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Methods of InterpretationHow the Supreme Court Reads the Constitution$
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Lackland H. Bloom Jr

Print publication date: 2009

Print ISBN-13: 9780195377118

Published to Oxford Scholarship Online: September 2009

DOI: 10.1093/acprof:oso/9780195377118.001.0001

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Intratextualism and Textual Purpose

Intratextualism and Textual Purpose

Chapter:
(p.31) two Intratextualism and Textual Purpose
Source:
Methods of Interpretation
Author(s):

Lackland H. Bloom

Publisher:
Oxford University Press
DOI:10.1093/acprof:oso/9780195377118.003.0002

This chapter discusses intratextualism, reliance on textual purpose, and certain limitations of textualism. First, it explains how the Court has relied upon usage within the constitution, usage in context, congruence over time and with other clauses, and constitutional architecture to discern constitutional meaning. Next, it considers several prominent examples of the Court's reliance on the purpose of the text to illuminate its meaning. Finally, it examines problems posed by the absence of text or by interpretations in conflict with the text using Eleventh Amendment cases as examples.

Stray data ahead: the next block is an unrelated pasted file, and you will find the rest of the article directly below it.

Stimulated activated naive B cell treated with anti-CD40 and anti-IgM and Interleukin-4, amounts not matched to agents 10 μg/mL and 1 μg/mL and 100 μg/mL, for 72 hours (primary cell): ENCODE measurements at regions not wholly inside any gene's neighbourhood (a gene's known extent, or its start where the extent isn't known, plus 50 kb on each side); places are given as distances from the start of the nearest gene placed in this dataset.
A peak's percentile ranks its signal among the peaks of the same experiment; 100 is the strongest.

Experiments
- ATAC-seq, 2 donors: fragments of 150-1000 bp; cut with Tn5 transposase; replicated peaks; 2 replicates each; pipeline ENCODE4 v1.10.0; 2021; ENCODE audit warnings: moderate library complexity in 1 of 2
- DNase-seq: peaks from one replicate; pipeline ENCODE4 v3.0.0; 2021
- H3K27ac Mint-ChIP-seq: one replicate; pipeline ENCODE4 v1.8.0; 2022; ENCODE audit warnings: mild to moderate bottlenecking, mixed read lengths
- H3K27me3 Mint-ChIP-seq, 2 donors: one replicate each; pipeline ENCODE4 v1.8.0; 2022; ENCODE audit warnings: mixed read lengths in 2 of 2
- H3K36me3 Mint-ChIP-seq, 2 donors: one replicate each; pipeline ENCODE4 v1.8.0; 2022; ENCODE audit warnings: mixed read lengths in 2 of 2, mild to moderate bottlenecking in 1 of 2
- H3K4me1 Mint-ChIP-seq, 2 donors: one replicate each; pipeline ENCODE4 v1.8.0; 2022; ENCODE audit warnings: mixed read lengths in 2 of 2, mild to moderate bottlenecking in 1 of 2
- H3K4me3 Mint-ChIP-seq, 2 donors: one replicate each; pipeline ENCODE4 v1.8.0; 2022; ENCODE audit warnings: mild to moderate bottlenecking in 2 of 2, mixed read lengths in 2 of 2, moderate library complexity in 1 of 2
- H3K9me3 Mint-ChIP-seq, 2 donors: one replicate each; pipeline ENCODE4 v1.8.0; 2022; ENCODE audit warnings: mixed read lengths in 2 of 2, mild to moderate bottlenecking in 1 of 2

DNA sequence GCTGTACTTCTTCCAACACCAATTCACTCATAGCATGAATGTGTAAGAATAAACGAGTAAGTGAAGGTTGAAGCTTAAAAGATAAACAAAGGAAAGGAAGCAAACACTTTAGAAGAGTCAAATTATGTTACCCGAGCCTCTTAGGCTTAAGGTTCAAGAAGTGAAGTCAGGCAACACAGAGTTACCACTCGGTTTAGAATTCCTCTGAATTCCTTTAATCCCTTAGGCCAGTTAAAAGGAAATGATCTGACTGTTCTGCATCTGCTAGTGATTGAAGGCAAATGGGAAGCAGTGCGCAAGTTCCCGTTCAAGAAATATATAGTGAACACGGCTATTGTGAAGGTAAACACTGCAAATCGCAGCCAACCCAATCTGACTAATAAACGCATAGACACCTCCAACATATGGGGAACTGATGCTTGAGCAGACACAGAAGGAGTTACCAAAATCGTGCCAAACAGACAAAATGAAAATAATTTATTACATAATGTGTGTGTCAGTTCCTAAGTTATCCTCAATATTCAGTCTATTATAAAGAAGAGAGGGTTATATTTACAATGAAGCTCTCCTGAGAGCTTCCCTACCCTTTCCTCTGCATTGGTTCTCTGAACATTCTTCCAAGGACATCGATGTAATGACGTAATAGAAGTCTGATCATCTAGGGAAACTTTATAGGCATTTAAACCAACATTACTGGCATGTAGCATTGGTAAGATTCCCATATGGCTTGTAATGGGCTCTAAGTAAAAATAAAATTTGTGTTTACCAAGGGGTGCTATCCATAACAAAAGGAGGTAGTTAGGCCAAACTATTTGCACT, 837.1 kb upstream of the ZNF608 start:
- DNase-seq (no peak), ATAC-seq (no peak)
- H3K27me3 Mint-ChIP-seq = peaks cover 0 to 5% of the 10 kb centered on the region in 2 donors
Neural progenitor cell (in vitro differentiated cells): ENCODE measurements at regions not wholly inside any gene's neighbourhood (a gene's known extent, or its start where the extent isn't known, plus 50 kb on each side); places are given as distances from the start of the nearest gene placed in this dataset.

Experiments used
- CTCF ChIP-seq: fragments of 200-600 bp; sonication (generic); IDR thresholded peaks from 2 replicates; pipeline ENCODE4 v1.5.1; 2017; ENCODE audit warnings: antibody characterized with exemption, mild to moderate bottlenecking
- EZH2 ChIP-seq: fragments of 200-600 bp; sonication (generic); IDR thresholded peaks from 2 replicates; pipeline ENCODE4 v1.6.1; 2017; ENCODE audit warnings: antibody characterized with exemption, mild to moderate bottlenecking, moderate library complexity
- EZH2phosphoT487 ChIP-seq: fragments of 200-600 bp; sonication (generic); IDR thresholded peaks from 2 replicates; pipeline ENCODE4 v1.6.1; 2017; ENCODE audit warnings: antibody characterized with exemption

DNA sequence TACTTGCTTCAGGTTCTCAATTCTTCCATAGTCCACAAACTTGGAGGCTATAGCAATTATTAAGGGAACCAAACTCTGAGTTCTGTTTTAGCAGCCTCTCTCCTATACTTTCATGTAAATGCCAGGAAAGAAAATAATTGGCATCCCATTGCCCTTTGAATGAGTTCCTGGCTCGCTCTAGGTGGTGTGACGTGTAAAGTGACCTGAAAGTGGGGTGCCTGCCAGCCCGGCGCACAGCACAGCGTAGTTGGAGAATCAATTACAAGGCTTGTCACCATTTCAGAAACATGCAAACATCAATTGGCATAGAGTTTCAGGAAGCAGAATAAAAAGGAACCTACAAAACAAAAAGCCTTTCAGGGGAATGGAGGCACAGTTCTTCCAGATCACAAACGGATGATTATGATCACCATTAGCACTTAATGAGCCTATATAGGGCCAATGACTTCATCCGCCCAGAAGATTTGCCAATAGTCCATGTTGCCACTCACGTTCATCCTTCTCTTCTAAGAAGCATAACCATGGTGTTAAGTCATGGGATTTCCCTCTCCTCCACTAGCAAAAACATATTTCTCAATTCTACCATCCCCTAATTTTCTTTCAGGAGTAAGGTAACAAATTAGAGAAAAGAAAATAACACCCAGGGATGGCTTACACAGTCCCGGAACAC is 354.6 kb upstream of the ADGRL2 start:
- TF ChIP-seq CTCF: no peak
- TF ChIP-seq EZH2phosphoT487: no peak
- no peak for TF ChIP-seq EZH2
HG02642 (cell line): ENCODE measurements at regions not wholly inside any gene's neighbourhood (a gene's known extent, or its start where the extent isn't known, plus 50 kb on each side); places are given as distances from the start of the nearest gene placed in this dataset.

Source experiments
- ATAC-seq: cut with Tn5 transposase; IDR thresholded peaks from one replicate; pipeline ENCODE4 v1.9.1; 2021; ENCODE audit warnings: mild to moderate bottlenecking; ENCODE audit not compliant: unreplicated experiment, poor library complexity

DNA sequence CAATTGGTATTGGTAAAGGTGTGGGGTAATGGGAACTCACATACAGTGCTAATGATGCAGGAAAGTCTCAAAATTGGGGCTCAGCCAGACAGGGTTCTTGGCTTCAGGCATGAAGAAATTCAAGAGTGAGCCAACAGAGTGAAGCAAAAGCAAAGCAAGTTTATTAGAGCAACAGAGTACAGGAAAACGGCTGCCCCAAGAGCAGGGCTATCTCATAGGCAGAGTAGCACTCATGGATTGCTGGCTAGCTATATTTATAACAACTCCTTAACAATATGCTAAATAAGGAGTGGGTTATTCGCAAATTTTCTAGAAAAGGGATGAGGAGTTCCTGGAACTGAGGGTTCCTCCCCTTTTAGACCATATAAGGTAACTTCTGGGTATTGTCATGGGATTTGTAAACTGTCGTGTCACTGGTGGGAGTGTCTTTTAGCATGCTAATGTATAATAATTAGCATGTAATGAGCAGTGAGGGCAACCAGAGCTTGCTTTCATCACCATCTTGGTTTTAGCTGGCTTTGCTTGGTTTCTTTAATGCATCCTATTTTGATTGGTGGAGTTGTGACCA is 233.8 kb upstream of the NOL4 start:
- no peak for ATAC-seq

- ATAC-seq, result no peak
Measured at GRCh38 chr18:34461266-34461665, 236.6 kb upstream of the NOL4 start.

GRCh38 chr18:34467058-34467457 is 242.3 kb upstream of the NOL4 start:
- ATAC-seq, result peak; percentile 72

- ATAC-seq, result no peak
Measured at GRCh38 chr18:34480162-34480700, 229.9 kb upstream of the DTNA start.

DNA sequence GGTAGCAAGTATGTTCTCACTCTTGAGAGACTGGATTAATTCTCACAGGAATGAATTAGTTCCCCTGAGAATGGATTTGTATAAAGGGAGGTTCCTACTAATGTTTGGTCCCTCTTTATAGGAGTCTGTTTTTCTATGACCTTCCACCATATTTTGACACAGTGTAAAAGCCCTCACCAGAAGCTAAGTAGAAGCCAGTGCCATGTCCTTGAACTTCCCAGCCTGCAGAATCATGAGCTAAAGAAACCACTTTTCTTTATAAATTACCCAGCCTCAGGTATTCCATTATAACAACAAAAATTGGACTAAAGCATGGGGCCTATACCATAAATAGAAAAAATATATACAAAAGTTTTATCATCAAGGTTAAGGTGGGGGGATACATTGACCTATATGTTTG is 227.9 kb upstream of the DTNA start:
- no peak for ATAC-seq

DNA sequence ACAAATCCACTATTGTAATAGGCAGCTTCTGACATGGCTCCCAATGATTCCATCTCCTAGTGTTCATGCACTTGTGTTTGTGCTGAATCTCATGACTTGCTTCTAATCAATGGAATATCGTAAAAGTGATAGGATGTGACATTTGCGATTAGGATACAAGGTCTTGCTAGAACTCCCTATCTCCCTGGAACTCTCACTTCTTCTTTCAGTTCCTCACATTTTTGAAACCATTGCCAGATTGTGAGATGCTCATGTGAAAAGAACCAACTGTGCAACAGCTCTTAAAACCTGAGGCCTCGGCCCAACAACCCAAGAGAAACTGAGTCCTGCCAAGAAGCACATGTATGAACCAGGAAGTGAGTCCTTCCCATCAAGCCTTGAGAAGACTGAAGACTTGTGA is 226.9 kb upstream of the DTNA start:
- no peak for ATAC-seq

Keywords:   intratextualism, usage, congruence, context, architecture, purpose, absence of text, Eleventh Amendment

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